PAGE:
Optimally Utilizing Glass Cockpit Displays
Glass cockpit displays can present more information in the available space than conventional instrument panels. However, existing onboard systems may not output data in the correct format to integrate directly into these displays. This white paper will discuss how glass cockpit displays can be optimally utilized and how line replaceable units (LRU) such as flight recorders and air data computers (ADC) integrate with these modern systems.
Air Data Computers
Aircraft rely heavily on proven air data computers (ADCs) to provide trusted airspeed and altitude parameters that are essential to safe and efficient operation. Our selection of ADCs leverages high-accuracy sensors and high-TRL, fully rugged designs to provide stable data, while digital filtering technology reduces pneumatic noise in air pressure to mitigate rotor downwash effects without adding weight like a mechanical solution would.
Air Data Computers use pressure measurement to calculate the velocity and altitude of an aircraft. More familiar forms of pressure measurement are; determining the pressure in a tire, taking someone’s blood pressure, and the atmospheric pressure shown on weather charts.
The forward speed of an aircraft is determined by measuring the pressure building up in front of it. It is known as Pitot Pressure. As an example of forward pressure, the picture on the left shows that as this car was traveling forward, the highest amount of pressure which is depicted in red was exerted on the flattest, most forward-facing part of the body. This pressure build-up can be reduced by streamlining. On an aircraft, the forward pressure is channeled into the tube, known as a Pitot Tube, which is connected to a pressure sensor inside the Air Data Computer.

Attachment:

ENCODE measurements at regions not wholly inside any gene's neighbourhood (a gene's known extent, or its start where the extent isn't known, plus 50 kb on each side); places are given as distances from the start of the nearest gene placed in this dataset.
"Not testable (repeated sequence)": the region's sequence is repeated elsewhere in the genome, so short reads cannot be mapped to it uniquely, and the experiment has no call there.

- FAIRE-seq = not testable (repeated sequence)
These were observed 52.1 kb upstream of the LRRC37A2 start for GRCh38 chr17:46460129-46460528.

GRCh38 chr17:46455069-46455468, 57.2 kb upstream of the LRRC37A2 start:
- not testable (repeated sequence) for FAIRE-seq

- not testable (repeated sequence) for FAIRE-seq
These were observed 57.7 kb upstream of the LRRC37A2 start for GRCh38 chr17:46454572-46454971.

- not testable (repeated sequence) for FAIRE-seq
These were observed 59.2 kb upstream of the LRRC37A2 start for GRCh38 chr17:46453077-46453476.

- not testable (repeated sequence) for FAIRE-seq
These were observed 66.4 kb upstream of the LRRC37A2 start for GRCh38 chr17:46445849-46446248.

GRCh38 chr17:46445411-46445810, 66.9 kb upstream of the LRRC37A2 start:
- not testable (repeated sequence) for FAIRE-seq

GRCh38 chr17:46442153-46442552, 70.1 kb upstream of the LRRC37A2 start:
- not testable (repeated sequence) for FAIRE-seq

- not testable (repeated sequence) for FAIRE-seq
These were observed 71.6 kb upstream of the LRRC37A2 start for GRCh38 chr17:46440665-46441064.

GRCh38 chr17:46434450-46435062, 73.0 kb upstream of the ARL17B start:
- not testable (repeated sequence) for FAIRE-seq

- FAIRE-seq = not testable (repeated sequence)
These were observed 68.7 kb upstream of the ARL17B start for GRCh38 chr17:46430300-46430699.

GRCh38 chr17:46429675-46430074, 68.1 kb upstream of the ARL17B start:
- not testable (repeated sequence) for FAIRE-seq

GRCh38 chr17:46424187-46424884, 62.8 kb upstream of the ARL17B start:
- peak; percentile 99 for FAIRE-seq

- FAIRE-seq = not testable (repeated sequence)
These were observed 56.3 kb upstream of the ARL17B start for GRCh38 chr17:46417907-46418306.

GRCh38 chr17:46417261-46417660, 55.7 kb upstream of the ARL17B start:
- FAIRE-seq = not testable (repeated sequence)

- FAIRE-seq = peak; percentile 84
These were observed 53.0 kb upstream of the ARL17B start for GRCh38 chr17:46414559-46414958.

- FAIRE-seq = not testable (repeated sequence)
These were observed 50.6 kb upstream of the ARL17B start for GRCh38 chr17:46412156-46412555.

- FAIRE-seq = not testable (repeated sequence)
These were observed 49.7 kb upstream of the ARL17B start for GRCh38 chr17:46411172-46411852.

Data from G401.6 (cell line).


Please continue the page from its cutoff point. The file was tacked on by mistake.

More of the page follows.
The altitude of the aircraft is computed using atmospheric pressure. This picture shows the difference in air pressure at sea level, compared with that at the peak of Mount Everest. As the height increases, the density of air molecules reduces. This is why climbers must take oxygen tanks with them at high altitudes. This reduction in the density of air molecules also causes a reduction in air pressure. So, as altitude increases, air pressure decreases. On an aircraft, this reduction in air pressure is measured through the static port which is also connected to a pressure sensor inside the air data computer.
As the aircraft sits on the ground, the static or vertical pressure is at its highest, as the atmosphere is denser at ground level. Also, on the ground, the aircraft is not generating any forward pressure, so the Pitot Pressure is low. As the aircraft gains altitude, the static pressure reduces and as the aircraft moves forward the Pitot pressure increases.
Air data computers are attached to the ports of the aircraft as depicted in this picture. The Pitot probe faces forward collecting pressure which the Air Data Computer converts to knots and the static port is located on the side of an aircraft in a position where it is least affected by forward pressure.
Pressure is not the only thing needed to compute altitude and airspeed. Other conditions that Air Data Computers take into consideration include
- Angle of Attack – Angle between a reference line on the body and the oncoming airflow
- Vertical Speed Indicator – How fast the aircraft is climbing or descending to name a couple
These are only a few examples of the types of information the computers handle. Some are standard across all product types, others vary from unit to unit.